If you missed the big news this past week: The Huffington Post (now officially known as HuffPo) ended its free-contributor channel, which had over 100,000 participating writers. Many writers online have bemoaned the death of free HuffPo posts, but I have a different reaction.
The end of unpaid HuffPo articles is part of a trend we’ll likely see more of this year — and I think it’s a good thing.
Yes, a tiny handful of writers seemed to get good clients through their unpaid HuffPo bylines, though the value of HuffPo exposure declined over time.
And quite a few writers were earning good money ghostwriting free HuffPo posts for thought leader/speaker/CEO types who didn’t have time to write their own authority-building pieces. So it wasn’t all bad.
But in the main, hordes of writers writing for free isn’t good.
Whether you’re happy or sad about the end of free HuffPo content, it’s important to understand what this change signifies in the marketplace. There are plenty of ways writers can benefit from these changing tides.
Here are seven key action items for freelance writers as the free HuffPo contributor channel fades away:
This is a hard letter to write. But I get letters from you every day, ESL writer, and I feel you deserve an answer.
You email me or hit me on Facebook, from Pakistan, or Kenya, or other points around the globe.
You’re not the rare ESL writer who’s impressively fluent, and whom I only learn from in-depth conversation wasn’t born speaking English.
No, you’re a writer who seems to think you’re fluent in English, but you aren’t. Not even close.
Despite your shaky grasp of English, you’ve fixed on the idea that freelance writing for English-speaking clients is the career for you. And you’re writing me because you want me to help you get paid writing gigs.
I’ve been working to spread hope to writers about the opportunities to earn from their craft for 8 years now. But I’m afraid today, I’m the bearer of bad news.
You probably don’t have the skills to earn a living writing in English. And I want you to encourage you to stop banging your head against this brick wall before you starve.
Are you trying to break free from writing for content mills?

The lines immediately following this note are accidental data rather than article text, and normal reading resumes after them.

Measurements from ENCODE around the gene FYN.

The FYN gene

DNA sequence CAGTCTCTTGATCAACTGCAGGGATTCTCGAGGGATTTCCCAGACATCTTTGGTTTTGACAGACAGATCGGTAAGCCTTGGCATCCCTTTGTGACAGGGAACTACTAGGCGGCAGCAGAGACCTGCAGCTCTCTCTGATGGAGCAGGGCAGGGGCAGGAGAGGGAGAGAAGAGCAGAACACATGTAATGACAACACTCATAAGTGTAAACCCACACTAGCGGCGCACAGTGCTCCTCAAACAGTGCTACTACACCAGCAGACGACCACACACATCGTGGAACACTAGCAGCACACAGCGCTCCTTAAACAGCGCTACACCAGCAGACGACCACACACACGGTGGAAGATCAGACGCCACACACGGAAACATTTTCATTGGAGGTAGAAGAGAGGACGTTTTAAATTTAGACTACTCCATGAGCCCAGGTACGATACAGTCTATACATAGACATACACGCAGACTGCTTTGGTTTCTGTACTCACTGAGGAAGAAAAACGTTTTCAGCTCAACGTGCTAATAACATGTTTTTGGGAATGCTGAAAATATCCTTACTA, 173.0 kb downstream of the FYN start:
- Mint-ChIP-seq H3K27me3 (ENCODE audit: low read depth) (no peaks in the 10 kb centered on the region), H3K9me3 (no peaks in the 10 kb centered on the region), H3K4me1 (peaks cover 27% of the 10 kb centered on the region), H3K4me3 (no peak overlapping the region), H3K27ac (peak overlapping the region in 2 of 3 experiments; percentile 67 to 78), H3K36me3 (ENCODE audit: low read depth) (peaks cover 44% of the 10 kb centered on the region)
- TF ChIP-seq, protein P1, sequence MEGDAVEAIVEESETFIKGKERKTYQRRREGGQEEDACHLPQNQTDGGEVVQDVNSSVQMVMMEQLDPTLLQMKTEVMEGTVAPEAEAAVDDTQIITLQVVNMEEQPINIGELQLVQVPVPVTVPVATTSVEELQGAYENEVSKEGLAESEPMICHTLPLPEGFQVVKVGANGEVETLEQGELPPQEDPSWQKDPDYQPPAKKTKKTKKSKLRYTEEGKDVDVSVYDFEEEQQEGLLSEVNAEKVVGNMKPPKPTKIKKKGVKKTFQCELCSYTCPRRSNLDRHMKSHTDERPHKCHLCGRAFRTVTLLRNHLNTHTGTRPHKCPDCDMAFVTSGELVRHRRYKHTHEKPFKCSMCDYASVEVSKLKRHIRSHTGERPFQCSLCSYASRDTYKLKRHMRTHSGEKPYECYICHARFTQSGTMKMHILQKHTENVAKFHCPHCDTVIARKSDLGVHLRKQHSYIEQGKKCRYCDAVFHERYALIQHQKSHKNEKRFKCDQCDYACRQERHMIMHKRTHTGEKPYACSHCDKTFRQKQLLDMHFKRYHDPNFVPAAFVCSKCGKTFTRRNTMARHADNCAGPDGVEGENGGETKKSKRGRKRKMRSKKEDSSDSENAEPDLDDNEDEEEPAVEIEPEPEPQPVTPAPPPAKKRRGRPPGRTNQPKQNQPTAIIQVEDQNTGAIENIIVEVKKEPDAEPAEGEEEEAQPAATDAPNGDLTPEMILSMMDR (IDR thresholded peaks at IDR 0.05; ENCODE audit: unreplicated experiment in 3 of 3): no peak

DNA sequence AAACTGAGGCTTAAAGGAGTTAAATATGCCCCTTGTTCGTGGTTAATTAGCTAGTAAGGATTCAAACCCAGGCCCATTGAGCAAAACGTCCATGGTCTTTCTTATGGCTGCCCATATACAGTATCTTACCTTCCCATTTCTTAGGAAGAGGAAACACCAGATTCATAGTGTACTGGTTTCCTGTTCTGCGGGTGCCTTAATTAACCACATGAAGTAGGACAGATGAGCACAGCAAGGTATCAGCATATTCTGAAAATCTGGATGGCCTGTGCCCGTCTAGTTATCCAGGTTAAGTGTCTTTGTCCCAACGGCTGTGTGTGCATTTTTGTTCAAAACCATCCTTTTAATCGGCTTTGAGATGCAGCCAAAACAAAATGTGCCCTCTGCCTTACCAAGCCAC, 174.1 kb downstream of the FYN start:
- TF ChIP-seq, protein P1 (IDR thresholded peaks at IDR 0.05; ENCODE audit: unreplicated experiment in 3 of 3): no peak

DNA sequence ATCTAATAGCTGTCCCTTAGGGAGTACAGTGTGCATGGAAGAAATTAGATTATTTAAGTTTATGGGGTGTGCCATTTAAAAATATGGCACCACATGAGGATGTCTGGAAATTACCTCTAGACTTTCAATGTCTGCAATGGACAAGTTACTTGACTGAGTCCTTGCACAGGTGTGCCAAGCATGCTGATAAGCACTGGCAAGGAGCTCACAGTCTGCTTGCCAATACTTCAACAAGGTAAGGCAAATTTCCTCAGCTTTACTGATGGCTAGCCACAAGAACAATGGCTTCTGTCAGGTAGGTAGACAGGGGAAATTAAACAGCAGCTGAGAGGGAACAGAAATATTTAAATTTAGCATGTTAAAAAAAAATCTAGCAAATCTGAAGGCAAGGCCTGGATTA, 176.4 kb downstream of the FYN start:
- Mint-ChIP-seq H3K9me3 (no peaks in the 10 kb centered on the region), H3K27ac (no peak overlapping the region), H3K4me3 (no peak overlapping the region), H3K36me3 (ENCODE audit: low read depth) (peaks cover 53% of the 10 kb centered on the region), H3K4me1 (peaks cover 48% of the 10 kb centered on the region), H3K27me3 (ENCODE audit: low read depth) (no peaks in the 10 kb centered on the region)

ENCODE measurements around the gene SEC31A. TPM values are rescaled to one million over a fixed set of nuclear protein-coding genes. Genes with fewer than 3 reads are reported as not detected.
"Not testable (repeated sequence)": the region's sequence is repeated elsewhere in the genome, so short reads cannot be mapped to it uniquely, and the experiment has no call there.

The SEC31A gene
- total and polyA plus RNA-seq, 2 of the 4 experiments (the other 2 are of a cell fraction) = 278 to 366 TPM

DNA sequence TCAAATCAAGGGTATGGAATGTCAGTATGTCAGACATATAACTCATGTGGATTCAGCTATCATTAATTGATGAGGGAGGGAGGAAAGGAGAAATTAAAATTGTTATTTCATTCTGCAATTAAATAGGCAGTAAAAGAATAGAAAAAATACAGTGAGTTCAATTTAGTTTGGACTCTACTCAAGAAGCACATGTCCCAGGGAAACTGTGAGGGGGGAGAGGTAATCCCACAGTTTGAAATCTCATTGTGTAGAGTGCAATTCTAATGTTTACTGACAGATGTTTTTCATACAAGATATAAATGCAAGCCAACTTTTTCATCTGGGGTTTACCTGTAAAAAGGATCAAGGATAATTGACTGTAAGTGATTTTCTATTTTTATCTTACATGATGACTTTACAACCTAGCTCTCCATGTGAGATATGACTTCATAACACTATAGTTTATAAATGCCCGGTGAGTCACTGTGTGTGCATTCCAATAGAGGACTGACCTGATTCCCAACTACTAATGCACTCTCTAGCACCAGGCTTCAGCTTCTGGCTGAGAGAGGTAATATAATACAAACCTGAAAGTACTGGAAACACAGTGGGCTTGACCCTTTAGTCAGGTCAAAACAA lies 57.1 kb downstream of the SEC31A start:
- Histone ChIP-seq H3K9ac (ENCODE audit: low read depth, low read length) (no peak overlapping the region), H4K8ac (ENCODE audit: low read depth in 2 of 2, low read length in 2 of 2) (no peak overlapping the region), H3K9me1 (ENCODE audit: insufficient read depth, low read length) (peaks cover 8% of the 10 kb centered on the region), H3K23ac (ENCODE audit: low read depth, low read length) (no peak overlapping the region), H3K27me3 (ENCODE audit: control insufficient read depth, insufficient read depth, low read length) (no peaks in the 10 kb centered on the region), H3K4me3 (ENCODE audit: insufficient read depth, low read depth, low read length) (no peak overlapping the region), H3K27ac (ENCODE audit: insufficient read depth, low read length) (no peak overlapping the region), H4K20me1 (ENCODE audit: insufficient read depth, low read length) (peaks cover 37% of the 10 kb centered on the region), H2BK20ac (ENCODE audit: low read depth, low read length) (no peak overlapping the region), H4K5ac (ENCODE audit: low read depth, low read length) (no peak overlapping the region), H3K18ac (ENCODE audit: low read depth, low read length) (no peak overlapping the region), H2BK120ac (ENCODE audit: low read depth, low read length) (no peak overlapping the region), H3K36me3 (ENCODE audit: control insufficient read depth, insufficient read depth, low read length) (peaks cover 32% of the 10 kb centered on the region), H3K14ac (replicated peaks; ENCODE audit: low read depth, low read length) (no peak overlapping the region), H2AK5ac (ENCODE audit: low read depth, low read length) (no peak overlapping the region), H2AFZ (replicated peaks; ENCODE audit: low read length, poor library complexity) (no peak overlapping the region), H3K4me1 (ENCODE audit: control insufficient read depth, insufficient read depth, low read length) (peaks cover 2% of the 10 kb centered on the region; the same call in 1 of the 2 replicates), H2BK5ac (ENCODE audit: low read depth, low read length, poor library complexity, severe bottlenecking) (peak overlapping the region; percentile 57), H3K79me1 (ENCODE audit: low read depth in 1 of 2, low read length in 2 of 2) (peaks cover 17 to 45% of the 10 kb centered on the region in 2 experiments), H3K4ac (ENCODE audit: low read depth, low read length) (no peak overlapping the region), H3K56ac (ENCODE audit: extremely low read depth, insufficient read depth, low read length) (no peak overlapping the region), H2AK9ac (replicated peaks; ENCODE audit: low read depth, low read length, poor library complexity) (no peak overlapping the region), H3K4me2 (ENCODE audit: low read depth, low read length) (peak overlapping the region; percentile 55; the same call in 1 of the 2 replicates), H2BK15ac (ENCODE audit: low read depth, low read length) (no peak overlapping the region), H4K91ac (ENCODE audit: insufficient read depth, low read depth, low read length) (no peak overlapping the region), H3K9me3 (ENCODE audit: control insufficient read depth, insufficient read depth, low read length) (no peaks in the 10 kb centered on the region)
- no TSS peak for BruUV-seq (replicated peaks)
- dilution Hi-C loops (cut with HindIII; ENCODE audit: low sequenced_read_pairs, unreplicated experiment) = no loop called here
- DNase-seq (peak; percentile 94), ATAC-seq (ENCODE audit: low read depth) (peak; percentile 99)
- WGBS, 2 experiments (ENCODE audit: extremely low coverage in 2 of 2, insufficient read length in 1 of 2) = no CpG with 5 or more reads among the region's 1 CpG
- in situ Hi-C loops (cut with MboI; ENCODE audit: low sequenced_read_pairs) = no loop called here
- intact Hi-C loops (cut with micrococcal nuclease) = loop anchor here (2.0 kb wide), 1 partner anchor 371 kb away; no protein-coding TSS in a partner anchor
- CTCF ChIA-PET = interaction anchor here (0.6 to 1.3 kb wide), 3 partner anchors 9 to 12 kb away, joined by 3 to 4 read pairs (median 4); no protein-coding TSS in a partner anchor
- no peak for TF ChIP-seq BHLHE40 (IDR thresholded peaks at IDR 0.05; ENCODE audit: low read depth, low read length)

You’re not alone. How to quit content mills and earn more than their rock-bottom rates is probably the single question I get asked the most.
It can be so easy to get sucked into content mill work, but it takes so much time and effort to write enough articles — and deal with the often contradictory edits — that it sucks up all your time, and you never can market yourself to find better paying work.
I’m doing a survey about content mill writing right now, and the pay rates writers report are appalling. We’re still collecting results, but with 300 in the can, I can report nearly half say they earn $5 an hour or less writing for mills, or for mill-type quickie-article gigs on the bid sites.
Man, that makes me mad to hear.
I’ve done quite a few posts on how to escape content mills, so I thought it was time to pull them together into one useful guide to help you move out of content mills and into better paying freelance writing gigs.
Remember what it was like to write online content in 2006? Back then, there was a ton of opportunity for writers willing to crank out boatloads of hastily written, low-paid content for content mills.
These sites got a ton of traffic off the key words in their posts. Visitors would click the ads they put on those pages, and the sites could make a fortune.
One of the most successful pioneers of this mass-content model was Demand Studios. When its parent company, Demand Media, went public in 2011, there was a brief moment when Demand was worth more than the New York Times.
Those days are long gone. Google soon got hip to the lack of value to online readers of most content-mill writing. It started changing its algorithm to exclude such sites from its search results.
The company’s founder and CEO quit in October 2013, having pocketed his millions from the stock offering.
If you’ve been wondering what’s happened since, let me give you a content mill update here.
The short version: Mass SEO-focused content sites are in a death spiral. If you earn much of your money writing for mills or big revenue-share sites, you need a new game plan.
Many new writers looking to find that first place they can break in and start earning money from their craft end up signing up for a content mill.
Either that, or they end up discovering a revenue-share site like Examiner or Guardian Liberty Voice, or bidding for gigs on Elance.
Soon after, many of these writers send me emails like this one:
You may have missed it in the holiday crush, but a big deal went down right at the end of the year: oDesk announced it is merging with Elance. Yes, I spend most of my time discouraging writers from hanging…